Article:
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Trivia / Leonard Cohen

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  • Beam Me Up, Scotty!: Shortly before past lover and muse Marianne Ihlen's death, three months prior to his own, Leonard wrote a heartfelt farewell letter to her. The letter that was widely shared in the media, however, was not his own but an altered version shared in an interview by mutual friend Jan Mollestad. The original is as below:
    Dearest Marianne,
    I’m just a little behind you, close enough to take your hand. This old body has given up, just as yours has too, and the eviction notice is on its way any day now.
    I’ve never forgotten your love and your beauty. But you know that. I don’t have to say any more. Safe travels old friend. See you down the road. Love and gratitude. Leonard
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  • Big Name Fan: Cohen acquired quite a lot of celebrity fans over the years, among them Bono (U2), Kurt Cobain, Jeff Buckley, Tom Barman (dEUS), Herman Van Veen, Rufus Wainwright , The Sisters of Mercy (who were even named after Cohen's song of the same name from Songs of Leonard Cohen),...
  • Creator Breakdown: Cohen spent his entire career struggling with clinical depression. His darkest album, Songs of Love and Hate, came out of an especially troubled time; it is considered one of his best offerings by critics, but is not popular with the general public because it's just so dark. (Cohen himself states that he has trouble listening to it, and it is under-represented on his Best Of album, which he chose the songs for himself.) The Future is a similar case; a fairly dark album, released in 1992, which was right in the middle of what Cohen would later reflect on as a time of "disorder in my life, of chaos and depression, of distress."
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  • Hitless Hit Album: Most of Cohen's albums are acclaimed and have fan favorite material, like "Bird On The Wire" and "The Partisan" from Songs from a Room, but have never been hits in the charts.
  • Money, Dear Boy: The reason he started touring again. Justified as his former manager stole all his money and left him nearly destitute. However, his live shows were acclaimed, his manager was arrested and sentenced to prison, and he did very well financially in his last years.
    • Could be said of his entire career. Cohen saw himself as a poet first; songwriting and recording paid better.
  • Old Shame:
    • His stated opinions of Death of a Ladies Man were more positive in his latter years than they used to be, but he would still refer to it as a "noble travesty" (direct quote). His fans are inclined to agree. It wasn't his fault entirely, though. Phil Spector apparently abducted the tapes at gunpoint and did his own thing with them; reports vary as to what actually happened, but there was definitely a gun involved, as well as a declaration of love.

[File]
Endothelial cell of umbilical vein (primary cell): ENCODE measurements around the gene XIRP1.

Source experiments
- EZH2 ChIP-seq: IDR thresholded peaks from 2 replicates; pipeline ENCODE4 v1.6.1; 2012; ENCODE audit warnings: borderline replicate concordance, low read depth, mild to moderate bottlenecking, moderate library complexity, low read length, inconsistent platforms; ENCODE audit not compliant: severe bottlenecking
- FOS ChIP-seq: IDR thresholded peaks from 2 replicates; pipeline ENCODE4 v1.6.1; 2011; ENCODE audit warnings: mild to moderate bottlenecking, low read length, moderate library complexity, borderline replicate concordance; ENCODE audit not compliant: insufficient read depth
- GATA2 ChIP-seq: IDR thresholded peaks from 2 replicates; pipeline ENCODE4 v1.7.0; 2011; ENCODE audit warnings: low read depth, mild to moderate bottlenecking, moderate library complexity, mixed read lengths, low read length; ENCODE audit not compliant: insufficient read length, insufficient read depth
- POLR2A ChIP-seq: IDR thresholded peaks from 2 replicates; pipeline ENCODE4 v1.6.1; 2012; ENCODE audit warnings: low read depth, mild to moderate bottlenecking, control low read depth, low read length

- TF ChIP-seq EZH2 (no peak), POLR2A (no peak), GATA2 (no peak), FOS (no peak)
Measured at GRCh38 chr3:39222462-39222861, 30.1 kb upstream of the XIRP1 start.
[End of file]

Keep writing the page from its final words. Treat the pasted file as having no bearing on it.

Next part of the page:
• His daughter, on the other hand, apparently loves it.
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    • Another example is the above quoted song "Chelsea Hotel #2" from New Skin for the Old Ceremony. In his younger days, he always dedicated the song to Janis Joplin, making it clear that it was her he was singing about. This was rather bold, due to the song's highly sexual and erotic content. He later regretted ever having done this.
  • Reclusive Artist: During his second serious Creator Breakdown around the release of The Future, Cohen went into self-imposed exile in a Zen monastery for a few years.
  • Screwed by the Lawyers:
    • Cohen unknowingly signed away the rights to his first major song, "Suzanne", thanks to a deceptive contract that he didn't read. He only ever made money from his performances of the song, and a performance by Ron Sexsmith of the song at a tribute concert a year after Cohen's death was cut from the later CBC broadcast.
    • More a case of Screwed by the Accountants: his financial manager infamously emptied his bank account while he was at the above-mentioned Zen monastery, forcing him to go back on tour.
  • Throw It In!: The cover photo of I'm Your Man shows Cohen in a sharp suit and sunglasses, casually eating a banana. This came about because Jennifer Warnes, his sometime backing singer, was making a video for her version of one of his songs, and Cohen showed up on the set to see what was going on and generally give the whole thing his blessing. A photographer on the set happened to snap a picture of him eating the banana and, months later, Cohen was looking for an image for the cover of his new (and what would prove to be his Career Resurrection) album, when he came across that informal photo. He decided that it was the perfect image.

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